Adpocalypse now, or can we give peace a chance?

I’ve been writing about the growing use of ad-blockers for some time now: people are becoming increasingly tired of having to accept megabytes of advertising and tracking aimed at finding out what sites you visit as the quid pro quo of being able to read a couple of kilobytes of content, and so are installing software that removes advertising from what they are looking at.

Now, largely as a result of Apple’s decision to accept extensions that block content on its iOS9 and OSX, the adpocalypse is on its way: apps such as Crystal, Peace, Freedom, Blockr, Purify, along with navigators such as Adblock Browser are now the top sellers in the App Store. In response, some publications are starting to refuse to allow users to access content if they have an ad blocker installed on their device. Marco Arment, the creator of Peace, one of the most popular apps of this kind, has removed it from the App Store shortly after it became the best-selling pay app, only a few days after it was launched. The number of people using blockers is now around two hundred million, which means losses of some $22 million to the ad industry. We have reached the tipping point.

The question now is how to design valid income strategies in the midst of a war that the adblockers have barely started? Below, a few suggestions for advertisers and site managers:

  • More and more people will begin to use ad blockers. If your publication hasn’t started looking in detail at this problem, you need to do so, now.
  • Don’t blame users. The fault for all this lies with advertisers and publications for trying to apply a print model to the internet. One thing is building your business model on advertising, but it is quite another to hassle people with intrusive advertising formats that get in the way of what people want to see. The advertisers have killed the goose that lays the golden egg. Deal with it.
  • Right now, the situation can only be described as “competitive chaos”. Apple’s decision means that more and more companies will come forward to offer ad-blocking. At the same time, using an adblocker is still not that straightforward: maintaining the filters, combating new strategies, deviousness, and strategies takes time and energy. Furthermore, more and more advertisers are cutting deals with ad blockers, meaning their content gets through. In the meantime, other ad blockers will still block all publicity.
  • Intrusive advertising is the root of the problem. But even if your publication doesn’t accept this kind of publicity and you look out for your users’ interests, you’re still going to be sucked into this war, because the default setting on blockers is “everything”. So the solution isn’t quite as simple as just dropping intrusive advertising formats.
  • The starting point here is clear enough: any publication that accepts advertising it considers intrusive (such as pop –ups or pop-unders, interstitials, extensibles, along with pre-activated sound and video) will see how the number of people visiting the site installing ad blockers will grow rapidly.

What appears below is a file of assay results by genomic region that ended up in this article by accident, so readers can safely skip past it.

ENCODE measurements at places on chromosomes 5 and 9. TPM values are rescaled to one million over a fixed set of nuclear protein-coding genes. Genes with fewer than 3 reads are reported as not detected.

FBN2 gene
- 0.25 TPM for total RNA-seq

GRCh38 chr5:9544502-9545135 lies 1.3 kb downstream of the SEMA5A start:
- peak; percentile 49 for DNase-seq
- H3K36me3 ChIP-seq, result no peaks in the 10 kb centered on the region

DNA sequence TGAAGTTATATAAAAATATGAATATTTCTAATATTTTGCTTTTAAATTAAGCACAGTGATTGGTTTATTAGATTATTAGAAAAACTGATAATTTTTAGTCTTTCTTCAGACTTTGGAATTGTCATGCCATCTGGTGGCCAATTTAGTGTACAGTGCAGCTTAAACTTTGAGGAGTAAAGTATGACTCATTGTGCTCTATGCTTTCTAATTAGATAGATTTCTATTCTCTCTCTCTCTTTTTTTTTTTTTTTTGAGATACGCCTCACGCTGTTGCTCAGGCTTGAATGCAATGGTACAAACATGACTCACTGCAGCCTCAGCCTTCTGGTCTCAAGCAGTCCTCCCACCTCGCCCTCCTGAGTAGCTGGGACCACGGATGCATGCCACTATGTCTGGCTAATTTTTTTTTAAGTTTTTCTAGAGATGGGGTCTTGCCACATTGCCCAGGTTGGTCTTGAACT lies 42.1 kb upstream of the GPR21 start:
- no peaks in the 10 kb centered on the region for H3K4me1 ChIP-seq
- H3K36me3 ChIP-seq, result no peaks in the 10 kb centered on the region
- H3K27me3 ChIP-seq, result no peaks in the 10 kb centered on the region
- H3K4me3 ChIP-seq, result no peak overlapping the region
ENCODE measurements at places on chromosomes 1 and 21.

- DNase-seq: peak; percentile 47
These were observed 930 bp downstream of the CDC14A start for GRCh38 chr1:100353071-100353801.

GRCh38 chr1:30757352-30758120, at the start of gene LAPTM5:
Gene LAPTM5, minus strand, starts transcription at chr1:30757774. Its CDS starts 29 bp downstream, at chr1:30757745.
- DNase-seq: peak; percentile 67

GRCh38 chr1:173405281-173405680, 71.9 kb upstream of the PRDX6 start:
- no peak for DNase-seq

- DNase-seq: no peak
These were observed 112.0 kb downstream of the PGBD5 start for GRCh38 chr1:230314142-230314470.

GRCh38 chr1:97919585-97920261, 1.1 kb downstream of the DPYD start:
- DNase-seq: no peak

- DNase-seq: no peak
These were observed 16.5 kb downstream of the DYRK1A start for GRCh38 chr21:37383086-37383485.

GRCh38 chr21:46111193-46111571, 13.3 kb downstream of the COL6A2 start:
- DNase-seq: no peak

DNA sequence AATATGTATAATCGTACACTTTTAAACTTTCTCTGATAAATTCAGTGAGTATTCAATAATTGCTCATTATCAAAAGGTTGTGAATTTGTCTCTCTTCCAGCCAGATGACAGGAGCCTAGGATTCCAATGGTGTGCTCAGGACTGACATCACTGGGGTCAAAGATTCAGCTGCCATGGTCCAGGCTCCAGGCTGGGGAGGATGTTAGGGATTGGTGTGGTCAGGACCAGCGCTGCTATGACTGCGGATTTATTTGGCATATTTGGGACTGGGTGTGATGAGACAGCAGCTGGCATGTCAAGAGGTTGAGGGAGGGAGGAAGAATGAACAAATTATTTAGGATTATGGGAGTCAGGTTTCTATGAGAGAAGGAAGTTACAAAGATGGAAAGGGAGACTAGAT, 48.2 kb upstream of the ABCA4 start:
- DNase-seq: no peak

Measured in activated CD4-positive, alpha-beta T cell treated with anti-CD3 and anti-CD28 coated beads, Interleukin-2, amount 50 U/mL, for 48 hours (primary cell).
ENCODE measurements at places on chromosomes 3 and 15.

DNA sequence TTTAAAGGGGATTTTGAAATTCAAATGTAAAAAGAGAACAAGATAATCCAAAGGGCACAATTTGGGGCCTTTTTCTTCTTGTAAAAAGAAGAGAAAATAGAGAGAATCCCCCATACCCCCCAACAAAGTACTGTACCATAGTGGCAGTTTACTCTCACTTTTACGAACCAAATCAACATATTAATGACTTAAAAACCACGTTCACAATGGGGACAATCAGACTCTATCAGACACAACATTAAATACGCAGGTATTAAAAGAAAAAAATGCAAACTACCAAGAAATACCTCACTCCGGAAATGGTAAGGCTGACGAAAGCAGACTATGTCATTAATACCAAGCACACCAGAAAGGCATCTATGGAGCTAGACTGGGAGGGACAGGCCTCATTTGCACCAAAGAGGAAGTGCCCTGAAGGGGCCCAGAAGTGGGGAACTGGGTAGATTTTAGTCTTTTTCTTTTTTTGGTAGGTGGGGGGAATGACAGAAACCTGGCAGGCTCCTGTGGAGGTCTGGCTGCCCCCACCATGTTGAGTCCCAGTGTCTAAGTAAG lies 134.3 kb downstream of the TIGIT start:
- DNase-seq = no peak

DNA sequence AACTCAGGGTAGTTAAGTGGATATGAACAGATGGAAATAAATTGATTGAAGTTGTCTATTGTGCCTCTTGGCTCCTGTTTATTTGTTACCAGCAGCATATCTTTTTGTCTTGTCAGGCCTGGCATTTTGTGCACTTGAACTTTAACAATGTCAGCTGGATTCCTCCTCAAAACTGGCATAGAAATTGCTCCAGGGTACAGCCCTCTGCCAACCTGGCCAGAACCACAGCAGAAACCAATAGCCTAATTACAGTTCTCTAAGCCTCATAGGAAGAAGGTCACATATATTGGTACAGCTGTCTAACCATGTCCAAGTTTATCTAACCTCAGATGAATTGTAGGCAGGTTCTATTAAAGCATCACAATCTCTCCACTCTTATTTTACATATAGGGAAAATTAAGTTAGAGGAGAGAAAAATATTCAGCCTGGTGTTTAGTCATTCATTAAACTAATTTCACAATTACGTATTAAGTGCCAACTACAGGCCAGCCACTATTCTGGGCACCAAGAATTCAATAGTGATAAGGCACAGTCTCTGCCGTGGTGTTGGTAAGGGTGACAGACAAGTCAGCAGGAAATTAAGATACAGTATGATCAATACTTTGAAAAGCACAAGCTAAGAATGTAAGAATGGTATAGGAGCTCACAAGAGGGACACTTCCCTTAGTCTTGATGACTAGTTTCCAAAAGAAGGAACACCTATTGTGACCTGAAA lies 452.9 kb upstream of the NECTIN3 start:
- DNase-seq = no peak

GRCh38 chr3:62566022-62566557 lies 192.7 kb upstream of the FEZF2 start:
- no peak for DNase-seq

• And it will do no good to point the finger elsewhere. You can say that you don’t want advertising in these intrusive formats, but if the advertisers themselves, along with the agencies who dream up their ads, refuse to play ball, you’re going to tarred with the same brush. You have to get rid of all intrusive advertising on your site.
  • If you are an advertiser and still believe that your product deserves to be seen at all costs, then you’re soon going to find that it is more difficult and more costly to place those kind of advertisements, and perhaps more importantly, the very people you’re trying to reach will end up hating you.
  • Nobody is denying that telling an advertiser or an agency that you’re not going to take their advertisement because it is intrusive, but we have now reached the point where you have to ask yourself if you want to be part of the problem or part of the solution.
  • Sure, these blocking methods are aggressive and will only intensify the war. But people feel that they are under attack from advertising, and are prepared to ratchet up the conflict, or simply stop visiting sites that insist on publishing intrusive advertisements.
  • Similarly, if sites decide to invest in software that can detect when users’ devices have ad blocker software installed and then deny them access to content, all they are doing is taking the conflict to another level in which only the software manufacturers win.
  • At the same time, it is essential to keep count of the number of people using ad blockers. Until now, these were mostly tech savvy types, but this is no longer the case. When all is required is to download an app somebody has told you about, then ad blocking has gone mainstream.
  • Therefore, the first step is to get rid of all advertising you think is intrusive from your site, at the same time as making a clear commitment to your readers that you won’t allow it any more. Step two is to renegotiate the psychological contract with your readers, asking them politely to disconnect their adblockers for your site, reiterating that you won’t allow intrusive ads. This is pretty much your only option as a site manager, otherwise you’re just going to help prolong the situation.

Are we ready to make this commitment? If you’re not, then get ready for the adpocalypse, which will sweep all before it. Some publications have already joined the program: “this is how blocking works, but please don’t block us”. That’s the only way: politely telling readers that they are free to install adblockers, and we’re not going to respond tit for tat, but please don’t, otherwise we’ll find ourselves unable to run this operation. As the man said: give peace a chance.


(En español, aquí)

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